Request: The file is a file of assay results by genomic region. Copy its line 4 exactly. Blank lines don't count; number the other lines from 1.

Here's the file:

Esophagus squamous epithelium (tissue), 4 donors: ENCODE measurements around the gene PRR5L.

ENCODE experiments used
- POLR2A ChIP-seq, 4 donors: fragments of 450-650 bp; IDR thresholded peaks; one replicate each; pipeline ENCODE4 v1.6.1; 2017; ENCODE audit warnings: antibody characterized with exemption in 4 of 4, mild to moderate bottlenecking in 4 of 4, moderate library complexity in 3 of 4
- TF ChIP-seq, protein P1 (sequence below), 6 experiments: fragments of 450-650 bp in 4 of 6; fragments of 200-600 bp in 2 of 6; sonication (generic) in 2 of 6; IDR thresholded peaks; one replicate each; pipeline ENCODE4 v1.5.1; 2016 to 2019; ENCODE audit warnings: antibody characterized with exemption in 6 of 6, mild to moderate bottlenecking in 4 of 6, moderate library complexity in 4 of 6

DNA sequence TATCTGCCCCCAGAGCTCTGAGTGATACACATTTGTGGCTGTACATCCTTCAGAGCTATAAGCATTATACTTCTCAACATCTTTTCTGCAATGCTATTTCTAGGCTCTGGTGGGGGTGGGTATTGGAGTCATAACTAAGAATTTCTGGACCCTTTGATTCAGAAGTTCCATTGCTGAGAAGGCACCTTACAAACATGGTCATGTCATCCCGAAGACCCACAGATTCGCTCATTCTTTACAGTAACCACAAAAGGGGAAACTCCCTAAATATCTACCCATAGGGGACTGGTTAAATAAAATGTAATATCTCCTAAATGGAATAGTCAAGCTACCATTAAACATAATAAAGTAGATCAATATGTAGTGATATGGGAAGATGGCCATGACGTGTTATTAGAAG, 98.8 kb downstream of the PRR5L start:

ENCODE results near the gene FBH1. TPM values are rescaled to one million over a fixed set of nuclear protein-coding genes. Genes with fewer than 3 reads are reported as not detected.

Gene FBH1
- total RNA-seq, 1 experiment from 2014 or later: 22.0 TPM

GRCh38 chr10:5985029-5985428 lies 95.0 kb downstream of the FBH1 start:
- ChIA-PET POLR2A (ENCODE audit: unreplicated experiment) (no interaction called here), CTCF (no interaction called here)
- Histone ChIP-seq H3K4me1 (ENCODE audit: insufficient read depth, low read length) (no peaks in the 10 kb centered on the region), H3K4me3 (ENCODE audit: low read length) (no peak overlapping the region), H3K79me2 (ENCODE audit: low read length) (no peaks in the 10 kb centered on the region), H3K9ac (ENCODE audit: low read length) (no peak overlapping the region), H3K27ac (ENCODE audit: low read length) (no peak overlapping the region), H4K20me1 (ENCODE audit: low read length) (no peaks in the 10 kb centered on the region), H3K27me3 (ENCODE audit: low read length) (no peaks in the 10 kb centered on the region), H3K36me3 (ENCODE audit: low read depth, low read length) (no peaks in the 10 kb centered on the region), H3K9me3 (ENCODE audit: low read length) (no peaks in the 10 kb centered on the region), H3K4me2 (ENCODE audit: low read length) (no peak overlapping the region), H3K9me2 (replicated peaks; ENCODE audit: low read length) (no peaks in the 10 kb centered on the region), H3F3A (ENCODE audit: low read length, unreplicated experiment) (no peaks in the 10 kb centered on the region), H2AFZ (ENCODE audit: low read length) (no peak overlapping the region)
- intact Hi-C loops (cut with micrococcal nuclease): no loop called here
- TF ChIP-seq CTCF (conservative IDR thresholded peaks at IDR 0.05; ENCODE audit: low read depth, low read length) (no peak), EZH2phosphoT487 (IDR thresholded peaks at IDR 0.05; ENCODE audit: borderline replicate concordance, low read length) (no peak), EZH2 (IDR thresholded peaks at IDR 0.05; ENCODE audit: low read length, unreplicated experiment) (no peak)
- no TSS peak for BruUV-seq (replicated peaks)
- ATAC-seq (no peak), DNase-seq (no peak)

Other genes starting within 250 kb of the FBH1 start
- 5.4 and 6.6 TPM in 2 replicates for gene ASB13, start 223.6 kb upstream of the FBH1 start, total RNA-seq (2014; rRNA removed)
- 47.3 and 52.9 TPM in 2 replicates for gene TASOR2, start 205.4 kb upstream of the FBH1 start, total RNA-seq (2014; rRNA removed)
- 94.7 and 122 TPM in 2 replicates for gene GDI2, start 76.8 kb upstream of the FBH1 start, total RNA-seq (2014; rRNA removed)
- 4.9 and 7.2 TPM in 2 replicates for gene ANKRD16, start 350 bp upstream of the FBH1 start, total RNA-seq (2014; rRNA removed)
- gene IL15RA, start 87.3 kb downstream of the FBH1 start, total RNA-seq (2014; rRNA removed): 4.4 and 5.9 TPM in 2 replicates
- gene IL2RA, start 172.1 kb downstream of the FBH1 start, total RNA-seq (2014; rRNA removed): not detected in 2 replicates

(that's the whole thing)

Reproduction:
- TF ChIP-seq, protein P1 (sequence below), 6 experiments: fragments of 450-650 bp in 4 of 6; fragments of 200-600 bp in 2 of 6; sonication (generic) in 2 of 6; IDR thresholded peaks; one replicate each; pipeline ENCODE4 v1.5.1; 2016 to 2019; ENCODE audit warnings: antibody characterized with exemption in 6 of 6, mild to moderate bottlenecking in 4 of 6, moderate library complexity in 4 of 6